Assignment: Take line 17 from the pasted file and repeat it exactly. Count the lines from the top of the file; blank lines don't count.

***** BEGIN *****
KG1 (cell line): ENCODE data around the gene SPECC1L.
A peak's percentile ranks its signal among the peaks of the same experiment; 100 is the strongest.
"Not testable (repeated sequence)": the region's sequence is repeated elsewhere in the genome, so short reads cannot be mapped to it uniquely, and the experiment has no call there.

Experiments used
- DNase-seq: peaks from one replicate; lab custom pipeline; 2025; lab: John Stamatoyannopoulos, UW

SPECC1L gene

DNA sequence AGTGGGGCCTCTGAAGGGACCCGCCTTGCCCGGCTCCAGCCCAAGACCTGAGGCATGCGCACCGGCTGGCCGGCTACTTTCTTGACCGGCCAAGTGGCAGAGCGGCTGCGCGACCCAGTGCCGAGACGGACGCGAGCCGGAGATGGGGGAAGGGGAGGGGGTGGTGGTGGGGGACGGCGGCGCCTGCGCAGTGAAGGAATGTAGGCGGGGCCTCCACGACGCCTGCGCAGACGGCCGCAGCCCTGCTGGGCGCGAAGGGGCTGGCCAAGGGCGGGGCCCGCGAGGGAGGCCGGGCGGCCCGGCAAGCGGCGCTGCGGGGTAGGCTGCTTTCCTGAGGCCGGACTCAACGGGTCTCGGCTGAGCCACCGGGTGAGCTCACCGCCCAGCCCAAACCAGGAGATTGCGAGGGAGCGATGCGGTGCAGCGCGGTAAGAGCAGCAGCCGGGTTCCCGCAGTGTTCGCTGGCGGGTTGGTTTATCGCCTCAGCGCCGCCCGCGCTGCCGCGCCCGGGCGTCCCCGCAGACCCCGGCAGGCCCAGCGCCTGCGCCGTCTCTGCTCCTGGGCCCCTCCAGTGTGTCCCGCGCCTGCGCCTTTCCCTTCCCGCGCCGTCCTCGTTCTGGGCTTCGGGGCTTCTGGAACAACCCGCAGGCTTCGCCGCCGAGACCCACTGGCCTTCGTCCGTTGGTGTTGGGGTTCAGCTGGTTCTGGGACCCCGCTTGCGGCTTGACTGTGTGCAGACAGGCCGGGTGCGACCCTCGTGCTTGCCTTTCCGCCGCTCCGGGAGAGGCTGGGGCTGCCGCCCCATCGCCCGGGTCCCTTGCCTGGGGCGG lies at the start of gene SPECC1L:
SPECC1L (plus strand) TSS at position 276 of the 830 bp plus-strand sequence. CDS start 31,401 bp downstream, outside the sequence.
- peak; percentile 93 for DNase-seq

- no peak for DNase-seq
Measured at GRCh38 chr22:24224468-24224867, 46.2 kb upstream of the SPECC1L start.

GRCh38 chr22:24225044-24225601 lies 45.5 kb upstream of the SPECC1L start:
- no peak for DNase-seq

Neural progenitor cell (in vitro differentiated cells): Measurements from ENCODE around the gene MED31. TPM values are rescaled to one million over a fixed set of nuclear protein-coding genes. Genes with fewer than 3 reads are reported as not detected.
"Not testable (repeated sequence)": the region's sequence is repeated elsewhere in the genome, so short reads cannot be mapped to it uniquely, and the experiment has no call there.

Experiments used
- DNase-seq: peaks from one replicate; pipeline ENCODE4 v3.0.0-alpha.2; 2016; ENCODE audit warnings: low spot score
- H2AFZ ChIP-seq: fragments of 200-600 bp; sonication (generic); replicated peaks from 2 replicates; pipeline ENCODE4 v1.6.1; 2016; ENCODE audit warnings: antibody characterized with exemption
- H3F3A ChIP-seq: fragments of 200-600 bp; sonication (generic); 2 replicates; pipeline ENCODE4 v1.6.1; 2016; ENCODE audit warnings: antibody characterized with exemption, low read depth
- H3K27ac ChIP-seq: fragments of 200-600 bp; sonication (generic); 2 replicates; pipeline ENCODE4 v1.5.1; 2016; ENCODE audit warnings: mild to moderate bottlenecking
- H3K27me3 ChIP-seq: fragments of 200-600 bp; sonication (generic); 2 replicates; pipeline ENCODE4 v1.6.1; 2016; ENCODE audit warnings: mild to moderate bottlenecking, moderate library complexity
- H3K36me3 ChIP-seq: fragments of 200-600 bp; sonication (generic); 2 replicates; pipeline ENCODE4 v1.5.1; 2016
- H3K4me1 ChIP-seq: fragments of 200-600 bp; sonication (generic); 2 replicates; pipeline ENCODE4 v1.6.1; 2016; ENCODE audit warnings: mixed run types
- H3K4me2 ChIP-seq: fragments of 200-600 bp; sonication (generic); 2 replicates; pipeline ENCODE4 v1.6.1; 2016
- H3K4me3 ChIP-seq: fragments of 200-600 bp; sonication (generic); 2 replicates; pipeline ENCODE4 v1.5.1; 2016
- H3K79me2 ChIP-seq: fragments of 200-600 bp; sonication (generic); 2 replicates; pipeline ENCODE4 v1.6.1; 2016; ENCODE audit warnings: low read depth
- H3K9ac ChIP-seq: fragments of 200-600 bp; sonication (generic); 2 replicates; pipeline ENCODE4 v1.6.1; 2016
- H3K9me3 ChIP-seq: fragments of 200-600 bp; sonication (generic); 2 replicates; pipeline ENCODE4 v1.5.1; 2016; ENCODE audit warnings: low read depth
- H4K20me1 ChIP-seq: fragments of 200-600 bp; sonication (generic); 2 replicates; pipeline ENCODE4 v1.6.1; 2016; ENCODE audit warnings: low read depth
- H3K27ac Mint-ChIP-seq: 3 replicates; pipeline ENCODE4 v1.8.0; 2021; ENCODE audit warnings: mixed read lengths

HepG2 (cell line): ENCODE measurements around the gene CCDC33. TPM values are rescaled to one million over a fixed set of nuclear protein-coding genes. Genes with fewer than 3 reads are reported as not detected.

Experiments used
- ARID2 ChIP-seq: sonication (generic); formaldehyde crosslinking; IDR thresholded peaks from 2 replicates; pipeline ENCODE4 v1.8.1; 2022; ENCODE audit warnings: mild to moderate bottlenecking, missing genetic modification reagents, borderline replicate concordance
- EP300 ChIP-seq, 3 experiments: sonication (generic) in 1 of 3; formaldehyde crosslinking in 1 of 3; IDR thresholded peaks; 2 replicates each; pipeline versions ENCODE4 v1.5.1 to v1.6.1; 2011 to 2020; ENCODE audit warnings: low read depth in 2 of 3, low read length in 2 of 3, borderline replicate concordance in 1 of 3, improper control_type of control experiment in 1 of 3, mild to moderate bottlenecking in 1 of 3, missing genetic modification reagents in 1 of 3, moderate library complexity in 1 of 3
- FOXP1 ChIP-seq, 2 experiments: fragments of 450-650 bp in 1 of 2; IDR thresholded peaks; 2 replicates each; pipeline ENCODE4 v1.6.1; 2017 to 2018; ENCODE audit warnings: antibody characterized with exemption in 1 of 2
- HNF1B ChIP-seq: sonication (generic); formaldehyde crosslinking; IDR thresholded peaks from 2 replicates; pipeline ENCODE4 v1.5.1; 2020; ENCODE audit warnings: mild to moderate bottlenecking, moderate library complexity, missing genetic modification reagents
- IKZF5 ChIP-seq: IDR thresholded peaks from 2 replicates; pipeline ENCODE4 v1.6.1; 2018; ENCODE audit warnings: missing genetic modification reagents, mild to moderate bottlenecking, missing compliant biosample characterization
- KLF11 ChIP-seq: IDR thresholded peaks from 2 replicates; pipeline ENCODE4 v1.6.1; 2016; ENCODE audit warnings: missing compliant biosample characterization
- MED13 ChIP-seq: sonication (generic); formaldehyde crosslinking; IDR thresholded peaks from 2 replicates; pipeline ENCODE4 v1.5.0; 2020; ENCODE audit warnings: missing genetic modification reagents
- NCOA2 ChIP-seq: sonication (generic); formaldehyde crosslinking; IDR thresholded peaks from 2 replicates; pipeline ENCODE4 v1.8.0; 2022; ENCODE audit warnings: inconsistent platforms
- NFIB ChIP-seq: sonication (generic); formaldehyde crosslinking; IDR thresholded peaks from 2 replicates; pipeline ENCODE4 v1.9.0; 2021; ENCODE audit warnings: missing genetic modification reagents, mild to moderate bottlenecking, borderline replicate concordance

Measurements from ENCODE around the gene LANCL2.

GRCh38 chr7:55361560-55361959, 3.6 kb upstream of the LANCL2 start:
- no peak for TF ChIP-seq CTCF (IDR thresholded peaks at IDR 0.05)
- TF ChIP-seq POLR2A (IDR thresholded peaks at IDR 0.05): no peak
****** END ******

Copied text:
- DNase-seq: peaks from one replicate; pipeline ENCODE4 v3.0.0-alpha.2; 2016; ENCODE audit warnings: low spot score